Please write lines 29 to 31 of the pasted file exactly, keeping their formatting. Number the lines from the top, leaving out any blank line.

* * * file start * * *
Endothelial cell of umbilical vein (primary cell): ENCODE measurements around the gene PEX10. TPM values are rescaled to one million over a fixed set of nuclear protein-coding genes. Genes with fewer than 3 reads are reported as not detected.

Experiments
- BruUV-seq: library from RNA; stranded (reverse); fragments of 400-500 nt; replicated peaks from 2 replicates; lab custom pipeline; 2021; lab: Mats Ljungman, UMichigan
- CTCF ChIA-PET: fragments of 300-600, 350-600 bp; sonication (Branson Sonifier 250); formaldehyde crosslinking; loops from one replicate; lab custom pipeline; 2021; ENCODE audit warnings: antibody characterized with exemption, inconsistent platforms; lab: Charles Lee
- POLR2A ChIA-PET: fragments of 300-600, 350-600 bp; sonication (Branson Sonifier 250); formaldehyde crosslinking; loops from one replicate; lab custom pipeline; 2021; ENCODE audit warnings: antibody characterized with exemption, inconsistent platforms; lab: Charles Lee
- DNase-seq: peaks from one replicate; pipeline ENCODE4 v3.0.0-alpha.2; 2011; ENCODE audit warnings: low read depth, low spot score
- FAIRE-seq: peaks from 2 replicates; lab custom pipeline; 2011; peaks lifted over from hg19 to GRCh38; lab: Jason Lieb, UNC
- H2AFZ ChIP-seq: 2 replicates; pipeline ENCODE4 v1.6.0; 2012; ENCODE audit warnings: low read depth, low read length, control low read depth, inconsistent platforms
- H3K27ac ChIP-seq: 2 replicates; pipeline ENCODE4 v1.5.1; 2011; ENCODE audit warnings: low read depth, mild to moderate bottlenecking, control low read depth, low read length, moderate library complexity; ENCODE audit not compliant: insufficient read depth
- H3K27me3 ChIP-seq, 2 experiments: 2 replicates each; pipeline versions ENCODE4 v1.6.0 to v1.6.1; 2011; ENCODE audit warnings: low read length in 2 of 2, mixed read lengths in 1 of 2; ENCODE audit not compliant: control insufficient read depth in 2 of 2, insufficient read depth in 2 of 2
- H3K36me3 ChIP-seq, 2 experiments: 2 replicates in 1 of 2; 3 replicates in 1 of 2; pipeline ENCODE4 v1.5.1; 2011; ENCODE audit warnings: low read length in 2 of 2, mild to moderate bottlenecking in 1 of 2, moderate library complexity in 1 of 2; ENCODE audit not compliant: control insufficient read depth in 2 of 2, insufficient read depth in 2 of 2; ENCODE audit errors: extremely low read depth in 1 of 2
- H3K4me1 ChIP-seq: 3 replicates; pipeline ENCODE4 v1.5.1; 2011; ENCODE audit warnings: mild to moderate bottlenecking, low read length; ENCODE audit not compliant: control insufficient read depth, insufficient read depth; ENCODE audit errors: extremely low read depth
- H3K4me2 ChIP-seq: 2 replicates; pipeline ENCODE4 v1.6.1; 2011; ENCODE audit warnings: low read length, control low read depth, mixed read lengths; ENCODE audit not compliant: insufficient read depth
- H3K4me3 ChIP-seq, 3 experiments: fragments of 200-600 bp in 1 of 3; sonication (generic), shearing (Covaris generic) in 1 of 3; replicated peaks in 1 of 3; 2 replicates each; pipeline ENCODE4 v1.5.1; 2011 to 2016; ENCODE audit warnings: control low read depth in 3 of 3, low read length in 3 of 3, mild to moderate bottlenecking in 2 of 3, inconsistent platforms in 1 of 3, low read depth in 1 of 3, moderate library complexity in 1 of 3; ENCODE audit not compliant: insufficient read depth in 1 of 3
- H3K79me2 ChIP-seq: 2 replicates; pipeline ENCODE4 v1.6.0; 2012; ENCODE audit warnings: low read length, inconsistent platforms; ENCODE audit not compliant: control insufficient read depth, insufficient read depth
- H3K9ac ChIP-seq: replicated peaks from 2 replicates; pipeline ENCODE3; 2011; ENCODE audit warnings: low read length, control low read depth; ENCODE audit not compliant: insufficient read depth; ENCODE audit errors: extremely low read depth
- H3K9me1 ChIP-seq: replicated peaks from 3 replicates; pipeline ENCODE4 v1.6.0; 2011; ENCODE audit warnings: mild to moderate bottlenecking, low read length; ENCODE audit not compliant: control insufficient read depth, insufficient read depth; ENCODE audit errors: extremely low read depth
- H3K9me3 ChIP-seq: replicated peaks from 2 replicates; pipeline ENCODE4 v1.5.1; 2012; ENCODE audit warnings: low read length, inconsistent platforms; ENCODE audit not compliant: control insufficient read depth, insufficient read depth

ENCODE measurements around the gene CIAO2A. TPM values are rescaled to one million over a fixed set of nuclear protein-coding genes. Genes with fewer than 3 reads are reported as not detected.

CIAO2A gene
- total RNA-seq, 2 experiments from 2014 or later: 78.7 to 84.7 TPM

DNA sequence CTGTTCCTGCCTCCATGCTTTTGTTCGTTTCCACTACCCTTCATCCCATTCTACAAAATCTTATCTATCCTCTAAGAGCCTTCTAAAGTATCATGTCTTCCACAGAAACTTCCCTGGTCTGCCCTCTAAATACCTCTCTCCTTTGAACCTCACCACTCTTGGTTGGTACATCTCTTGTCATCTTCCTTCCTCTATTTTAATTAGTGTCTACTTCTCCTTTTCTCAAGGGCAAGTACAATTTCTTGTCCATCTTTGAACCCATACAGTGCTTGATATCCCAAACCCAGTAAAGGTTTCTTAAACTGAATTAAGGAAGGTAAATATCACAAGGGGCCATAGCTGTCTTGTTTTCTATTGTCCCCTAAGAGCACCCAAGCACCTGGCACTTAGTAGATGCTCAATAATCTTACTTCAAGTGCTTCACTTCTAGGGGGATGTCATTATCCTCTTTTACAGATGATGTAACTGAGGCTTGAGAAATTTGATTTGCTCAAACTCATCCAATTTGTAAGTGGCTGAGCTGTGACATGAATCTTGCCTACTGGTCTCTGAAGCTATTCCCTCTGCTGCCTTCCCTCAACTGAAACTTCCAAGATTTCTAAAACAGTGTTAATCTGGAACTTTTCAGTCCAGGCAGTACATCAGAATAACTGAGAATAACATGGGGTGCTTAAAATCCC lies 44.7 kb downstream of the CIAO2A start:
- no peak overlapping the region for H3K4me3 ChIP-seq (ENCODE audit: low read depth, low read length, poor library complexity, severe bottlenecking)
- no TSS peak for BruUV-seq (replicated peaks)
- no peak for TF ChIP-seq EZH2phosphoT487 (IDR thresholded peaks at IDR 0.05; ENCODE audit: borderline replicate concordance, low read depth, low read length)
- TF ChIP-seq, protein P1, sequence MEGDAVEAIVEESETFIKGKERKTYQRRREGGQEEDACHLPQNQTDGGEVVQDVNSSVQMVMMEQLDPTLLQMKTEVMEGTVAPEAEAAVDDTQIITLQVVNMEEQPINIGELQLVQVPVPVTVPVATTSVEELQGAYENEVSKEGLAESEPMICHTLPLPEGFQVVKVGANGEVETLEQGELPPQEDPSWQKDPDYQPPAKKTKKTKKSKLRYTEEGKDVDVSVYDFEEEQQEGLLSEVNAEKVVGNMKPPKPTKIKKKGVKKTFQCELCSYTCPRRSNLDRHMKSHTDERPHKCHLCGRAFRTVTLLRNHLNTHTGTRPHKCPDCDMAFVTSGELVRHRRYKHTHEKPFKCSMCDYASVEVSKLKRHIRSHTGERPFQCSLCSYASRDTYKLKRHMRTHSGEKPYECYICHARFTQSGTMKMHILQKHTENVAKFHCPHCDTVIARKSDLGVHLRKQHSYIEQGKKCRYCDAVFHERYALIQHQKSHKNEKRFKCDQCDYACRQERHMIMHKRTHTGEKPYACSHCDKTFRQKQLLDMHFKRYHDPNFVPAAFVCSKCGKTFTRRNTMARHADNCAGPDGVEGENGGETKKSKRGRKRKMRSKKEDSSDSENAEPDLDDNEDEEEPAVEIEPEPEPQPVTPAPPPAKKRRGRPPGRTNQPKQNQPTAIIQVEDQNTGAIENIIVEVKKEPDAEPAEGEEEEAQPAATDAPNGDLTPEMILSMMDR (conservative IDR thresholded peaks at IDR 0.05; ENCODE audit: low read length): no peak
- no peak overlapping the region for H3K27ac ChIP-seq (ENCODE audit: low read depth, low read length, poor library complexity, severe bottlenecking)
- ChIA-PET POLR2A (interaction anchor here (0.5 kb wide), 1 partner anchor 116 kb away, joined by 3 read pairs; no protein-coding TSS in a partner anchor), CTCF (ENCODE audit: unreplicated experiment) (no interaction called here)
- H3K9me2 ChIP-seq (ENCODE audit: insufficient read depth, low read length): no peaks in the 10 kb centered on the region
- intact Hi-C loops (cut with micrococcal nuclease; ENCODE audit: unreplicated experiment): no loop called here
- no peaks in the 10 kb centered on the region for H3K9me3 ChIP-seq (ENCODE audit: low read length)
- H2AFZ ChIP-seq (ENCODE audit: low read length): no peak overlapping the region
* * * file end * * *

- H3K9me2 ChIP-seq (ENCODE audit: insufficient read depth, low read length): no peaks in the 10 kb centered on the region
- intact Hi-C loops (cut with micrococcal nuclease; ENCODE audit: unreplicated experiment): no loop called here
- no peaks in the 10 kb centered on the region for H3K9me3 ChIP-seq (ENCODE audit: low read length)